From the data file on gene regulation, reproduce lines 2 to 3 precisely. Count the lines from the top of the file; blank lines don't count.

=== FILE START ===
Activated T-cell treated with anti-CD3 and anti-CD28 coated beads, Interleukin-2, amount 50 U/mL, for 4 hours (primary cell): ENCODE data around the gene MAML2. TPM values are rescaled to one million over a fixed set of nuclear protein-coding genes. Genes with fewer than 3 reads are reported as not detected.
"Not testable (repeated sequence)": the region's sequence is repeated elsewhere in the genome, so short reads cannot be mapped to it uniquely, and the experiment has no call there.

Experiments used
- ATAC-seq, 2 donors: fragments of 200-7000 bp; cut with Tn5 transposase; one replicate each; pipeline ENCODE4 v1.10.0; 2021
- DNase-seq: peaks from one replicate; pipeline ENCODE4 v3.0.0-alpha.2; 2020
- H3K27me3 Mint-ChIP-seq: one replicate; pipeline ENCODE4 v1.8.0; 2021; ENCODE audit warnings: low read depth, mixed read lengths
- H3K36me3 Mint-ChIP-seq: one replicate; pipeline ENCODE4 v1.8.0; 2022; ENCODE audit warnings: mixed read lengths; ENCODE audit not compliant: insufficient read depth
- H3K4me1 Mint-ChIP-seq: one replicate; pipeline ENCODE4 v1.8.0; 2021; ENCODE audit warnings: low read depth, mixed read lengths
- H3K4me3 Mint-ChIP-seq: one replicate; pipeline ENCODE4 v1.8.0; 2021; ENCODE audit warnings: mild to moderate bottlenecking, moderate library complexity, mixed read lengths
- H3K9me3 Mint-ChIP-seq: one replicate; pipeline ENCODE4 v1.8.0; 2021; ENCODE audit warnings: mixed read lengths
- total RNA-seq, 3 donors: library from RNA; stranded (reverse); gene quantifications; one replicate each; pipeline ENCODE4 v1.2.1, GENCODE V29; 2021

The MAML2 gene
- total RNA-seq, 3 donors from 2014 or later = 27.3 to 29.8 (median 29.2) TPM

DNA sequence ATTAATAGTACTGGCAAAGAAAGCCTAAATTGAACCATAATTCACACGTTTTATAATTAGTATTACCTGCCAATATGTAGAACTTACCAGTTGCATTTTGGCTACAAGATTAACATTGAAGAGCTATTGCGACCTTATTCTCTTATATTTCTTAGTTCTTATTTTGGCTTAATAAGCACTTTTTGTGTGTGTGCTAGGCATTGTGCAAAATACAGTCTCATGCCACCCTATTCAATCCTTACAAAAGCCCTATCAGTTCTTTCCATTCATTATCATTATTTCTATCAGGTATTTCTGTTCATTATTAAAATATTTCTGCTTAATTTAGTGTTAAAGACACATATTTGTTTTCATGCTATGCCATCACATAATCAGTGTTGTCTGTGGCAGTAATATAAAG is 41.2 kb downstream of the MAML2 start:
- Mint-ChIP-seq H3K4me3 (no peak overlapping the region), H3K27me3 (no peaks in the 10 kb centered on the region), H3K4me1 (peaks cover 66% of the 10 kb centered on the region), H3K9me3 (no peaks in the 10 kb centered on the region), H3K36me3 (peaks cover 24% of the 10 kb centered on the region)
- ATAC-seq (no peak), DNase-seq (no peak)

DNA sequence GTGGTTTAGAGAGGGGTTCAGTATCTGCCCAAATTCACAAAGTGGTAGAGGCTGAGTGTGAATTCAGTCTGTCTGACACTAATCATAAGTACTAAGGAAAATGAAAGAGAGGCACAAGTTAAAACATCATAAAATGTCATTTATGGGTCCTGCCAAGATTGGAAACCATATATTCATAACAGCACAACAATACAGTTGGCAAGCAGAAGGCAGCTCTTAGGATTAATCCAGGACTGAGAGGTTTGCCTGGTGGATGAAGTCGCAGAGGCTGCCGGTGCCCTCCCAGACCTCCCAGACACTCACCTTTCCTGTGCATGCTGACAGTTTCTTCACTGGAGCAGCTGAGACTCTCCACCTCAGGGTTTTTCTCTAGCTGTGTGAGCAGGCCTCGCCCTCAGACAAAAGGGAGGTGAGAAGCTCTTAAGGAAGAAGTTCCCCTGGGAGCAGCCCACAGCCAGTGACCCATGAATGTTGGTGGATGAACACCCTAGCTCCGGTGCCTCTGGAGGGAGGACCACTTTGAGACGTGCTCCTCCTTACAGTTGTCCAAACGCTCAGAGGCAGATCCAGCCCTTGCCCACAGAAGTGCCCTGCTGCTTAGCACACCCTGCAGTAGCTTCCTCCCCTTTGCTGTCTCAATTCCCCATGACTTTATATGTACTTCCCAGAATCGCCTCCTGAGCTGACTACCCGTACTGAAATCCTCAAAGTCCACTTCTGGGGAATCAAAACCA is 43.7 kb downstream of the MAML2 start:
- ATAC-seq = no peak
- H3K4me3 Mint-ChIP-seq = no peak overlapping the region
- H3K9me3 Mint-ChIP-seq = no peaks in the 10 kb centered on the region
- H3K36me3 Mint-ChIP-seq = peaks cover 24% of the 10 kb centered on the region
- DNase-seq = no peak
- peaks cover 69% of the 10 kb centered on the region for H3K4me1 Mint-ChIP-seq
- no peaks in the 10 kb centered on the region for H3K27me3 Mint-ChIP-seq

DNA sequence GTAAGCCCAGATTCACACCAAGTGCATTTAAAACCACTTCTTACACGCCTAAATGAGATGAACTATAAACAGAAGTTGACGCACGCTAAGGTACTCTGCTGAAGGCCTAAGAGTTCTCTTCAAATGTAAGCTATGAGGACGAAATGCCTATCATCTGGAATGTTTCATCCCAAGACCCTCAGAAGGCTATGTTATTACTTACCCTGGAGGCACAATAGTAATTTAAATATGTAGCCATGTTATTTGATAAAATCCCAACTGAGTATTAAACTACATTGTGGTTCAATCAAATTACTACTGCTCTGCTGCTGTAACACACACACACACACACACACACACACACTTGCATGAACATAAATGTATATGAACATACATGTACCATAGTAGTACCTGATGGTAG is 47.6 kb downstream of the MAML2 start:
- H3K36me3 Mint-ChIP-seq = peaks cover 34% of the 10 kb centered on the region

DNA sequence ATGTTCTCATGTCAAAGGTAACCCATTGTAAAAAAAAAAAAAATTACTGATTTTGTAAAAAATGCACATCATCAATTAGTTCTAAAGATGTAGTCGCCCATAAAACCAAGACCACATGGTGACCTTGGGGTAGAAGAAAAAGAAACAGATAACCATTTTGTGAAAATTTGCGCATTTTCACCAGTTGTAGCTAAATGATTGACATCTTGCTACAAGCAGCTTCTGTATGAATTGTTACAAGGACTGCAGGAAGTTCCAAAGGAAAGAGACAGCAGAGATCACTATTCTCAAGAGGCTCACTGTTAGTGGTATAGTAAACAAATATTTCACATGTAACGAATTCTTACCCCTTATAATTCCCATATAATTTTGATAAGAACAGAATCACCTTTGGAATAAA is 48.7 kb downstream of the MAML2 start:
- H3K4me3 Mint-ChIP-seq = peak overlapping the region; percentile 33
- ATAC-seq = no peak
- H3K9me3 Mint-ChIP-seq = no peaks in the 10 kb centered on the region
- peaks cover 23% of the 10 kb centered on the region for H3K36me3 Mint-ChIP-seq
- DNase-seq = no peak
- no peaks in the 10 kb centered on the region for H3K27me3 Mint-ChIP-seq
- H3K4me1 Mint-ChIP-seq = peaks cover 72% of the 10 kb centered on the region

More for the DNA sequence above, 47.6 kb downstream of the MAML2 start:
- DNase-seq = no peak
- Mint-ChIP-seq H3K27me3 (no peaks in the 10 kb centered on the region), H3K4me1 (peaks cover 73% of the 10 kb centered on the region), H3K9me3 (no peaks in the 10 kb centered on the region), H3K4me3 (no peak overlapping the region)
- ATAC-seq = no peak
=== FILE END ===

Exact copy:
"Not testable (repeated sequence)": the region's sequence is repeated elsewhere in the genome, so short reads cannot be mapped to it uniquely, and the experiment has no call there.

Experiments used